Family Media Room - AVS Forum
Forum Jump: 
 
Thread Tools
post #1 of 17 Old 02-16-2014, 09:08 AM - Thread Starter
Newbie
 
mkoskinen's Avatar
 
Join Date: Nov 2008
Posts: 9
Mentioned: 0 Post(s)
Tagged: 0 Thread(s)
Quoted: 0 Post(s)
Liked: 11
Well after reading people threads on their amazing builds until my eyes feel like they are going to bleed I'm ready to start mine. I relocated to the twin cities for a job about 7 months ago and our new place doesn't have a finished basement which is tough since our last house had a "big movie" screen as the kiddos refer to it. Nothing big I was running a Optoma hd20, cheap 120" motorized screen, Infinity floor standing, cheap sub and some in ceilings for rears. This time around I want to do it a little different with a A/T screen, better sub(s), upgraded rears, false wall with a "hidden" access door since I also want to have my gun safe hidden back there and make it so the kids can't touch the equipment. I really like how Big has the swing away door, I'm thinking about incorporating that into access for the equipment and a door to behind the wall.



The room has 9' ceilings with all the HVAC on one side so I have a estimate to have a contractor move the return to the other side, install 5 supplies, 3 returns, vent for bathroom and a whole home air exchanger. The plan is to install soffits along the permitter of the room with 4" air tight halo lights in the soffit with a rope light in the tray. All the ducts are metal doesn't duct wrap help quite a bit of should I try to have the guy run insulated flex? This is in no way a dedicated room but I thought I would install 2 layers of drywall with a layer of green glue in-between the joists to help with noise since we have wood floors upstairs.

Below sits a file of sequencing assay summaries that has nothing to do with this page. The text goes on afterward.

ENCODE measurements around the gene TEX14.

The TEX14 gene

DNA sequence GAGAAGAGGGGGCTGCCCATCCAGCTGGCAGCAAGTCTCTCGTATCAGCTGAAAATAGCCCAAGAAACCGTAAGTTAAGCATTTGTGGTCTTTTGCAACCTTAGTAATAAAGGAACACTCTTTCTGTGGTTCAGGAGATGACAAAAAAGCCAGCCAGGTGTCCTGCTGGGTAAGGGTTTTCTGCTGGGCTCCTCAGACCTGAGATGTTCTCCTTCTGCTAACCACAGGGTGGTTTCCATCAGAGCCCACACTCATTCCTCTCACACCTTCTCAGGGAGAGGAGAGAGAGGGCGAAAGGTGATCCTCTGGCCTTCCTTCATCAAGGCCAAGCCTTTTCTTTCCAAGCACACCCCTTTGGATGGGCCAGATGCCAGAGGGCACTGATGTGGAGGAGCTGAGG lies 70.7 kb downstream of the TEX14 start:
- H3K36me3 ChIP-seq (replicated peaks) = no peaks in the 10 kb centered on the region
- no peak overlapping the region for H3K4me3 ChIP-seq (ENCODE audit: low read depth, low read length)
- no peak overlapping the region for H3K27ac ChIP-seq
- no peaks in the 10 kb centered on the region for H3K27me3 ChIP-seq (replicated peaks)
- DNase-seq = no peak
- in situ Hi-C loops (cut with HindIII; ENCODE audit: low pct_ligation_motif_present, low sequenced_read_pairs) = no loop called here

I have noticed quite a few people are installing pink foam insulation against the concrete walls before framing, is this a good idea living in Minnesota or is just standard insulation with a vapor barrier ok?




I welcome any ideas and comments, the more I keep looking at all the amazing setups I keep changing my ideas.


Thanks for looking. I should have some pics of the basement up today.

Mike

If someone could tell me how to make the picture bigger I would really appreciate it!
mkoskinen is offline  
Sponsored Links
Advertisement
 
post #2 of 17 Old 02-18-2014, 02:13 AM
Newbie
 
MrMag512's Avatar
 
Join Date: Feb 2014
Location: Austin,TX
Posts: 8
Mentioned: 0 Post(s)
Tagged: 0 Thread(s)
Quoted: 0 Post(s)
Liked: 11